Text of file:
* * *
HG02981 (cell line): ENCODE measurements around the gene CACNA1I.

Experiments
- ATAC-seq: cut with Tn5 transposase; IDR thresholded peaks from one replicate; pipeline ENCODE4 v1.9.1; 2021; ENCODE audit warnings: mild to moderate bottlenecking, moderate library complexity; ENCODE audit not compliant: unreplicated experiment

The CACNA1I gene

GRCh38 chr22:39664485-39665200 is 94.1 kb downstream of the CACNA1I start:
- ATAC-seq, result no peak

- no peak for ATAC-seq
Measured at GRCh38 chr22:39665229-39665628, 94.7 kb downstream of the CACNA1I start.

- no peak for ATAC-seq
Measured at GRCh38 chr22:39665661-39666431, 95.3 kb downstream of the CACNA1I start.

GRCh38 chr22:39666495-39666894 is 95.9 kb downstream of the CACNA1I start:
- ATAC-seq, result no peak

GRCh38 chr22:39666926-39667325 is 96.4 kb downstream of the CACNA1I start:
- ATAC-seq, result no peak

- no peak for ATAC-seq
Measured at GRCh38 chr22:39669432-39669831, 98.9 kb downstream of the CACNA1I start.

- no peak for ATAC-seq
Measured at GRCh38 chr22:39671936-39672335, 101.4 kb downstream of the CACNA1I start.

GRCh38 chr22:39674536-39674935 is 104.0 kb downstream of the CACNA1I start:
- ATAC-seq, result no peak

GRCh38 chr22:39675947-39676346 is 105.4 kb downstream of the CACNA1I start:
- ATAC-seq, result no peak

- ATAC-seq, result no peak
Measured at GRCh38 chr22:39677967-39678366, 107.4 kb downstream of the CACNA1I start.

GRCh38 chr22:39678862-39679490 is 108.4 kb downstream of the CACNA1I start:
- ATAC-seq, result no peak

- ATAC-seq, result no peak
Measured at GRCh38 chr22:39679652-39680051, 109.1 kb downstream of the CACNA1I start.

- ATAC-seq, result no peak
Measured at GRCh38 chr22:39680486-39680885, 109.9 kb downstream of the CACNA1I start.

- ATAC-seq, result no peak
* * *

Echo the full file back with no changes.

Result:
HG02981 (cell line): ENCODE measurements around the gene CACNA1I.

Experiments
- ATAC-seq: cut with Tn5 transposase; IDR thresholded peaks from one replicate; pipeline ENCODE4 v1.9.1; 2021; ENCODE audit warnings: mild to moderate bottlenecking, moderate library complexity; ENCODE audit not compliant: unreplicated experiment

The CACNA1I gene

GRCh38 chr22:39664485-39665200 is 94.1 kb downstream of the CACNA1I start:
- ATAC-seq, result no peak

- no peak for ATAC-seq
Measured at GRCh38 chr22:39665229-39665628, 94.7 kb downstream of the CACNA1I start.

- no peak for ATAC-seq
Measured at GRCh38 chr22:39665661-39666431, 95.3 kb downstream of the CACNA1I start.

GRCh38 chr22:39666495-39666894 is 95.9 kb downstream of the CACNA1I start:
- ATAC-seq, result no peak

GRCh38 chr22:39666926-39667325 is 96.4 kb downstream of the CACNA1I start:
- ATAC-seq, result no peak

- no peak for ATAC-seq
Measured at GRCh38 chr22:39669432-39669831, 98.9 kb downstream of the CACNA1I start.

- no peak for ATAC-seq
Measured at GRCh38 chr22:39671936-39672335, 101.4 kb downstream of the CACNA1I start.

GRCh38 chr22:39674536-39674935 is 104.0 kb downstream of the CACNA1I start:
- ATAC-seq, result no peak

GRCh38 chr22:39675947-39676346 is 105.4 kb downstream of the CACNA1I start:
- ATAC-seq, result no peak

- ATAC-seq, result no peak
Measured at GRCh38 chr22:39677967-39678366, 107.4 kb downstream of the CACNA1I start.

GRCh38 chr22:39678862-39679490 is 108.4 kb downstream of the CACNA1I start:
- ATAC-seq, result no peak

- ATAC-seq, result no peak
Measured at GRCh38 chr22:39679652-39680051, 109.1 kb downstream of the CACNA1I start.

- ATAC-seq, result no peak
Measured at GRCh38 chr22:39680486-39680885, 109.9 kb downstream of the CACNA1I start.

- ATAC-seq, result no peak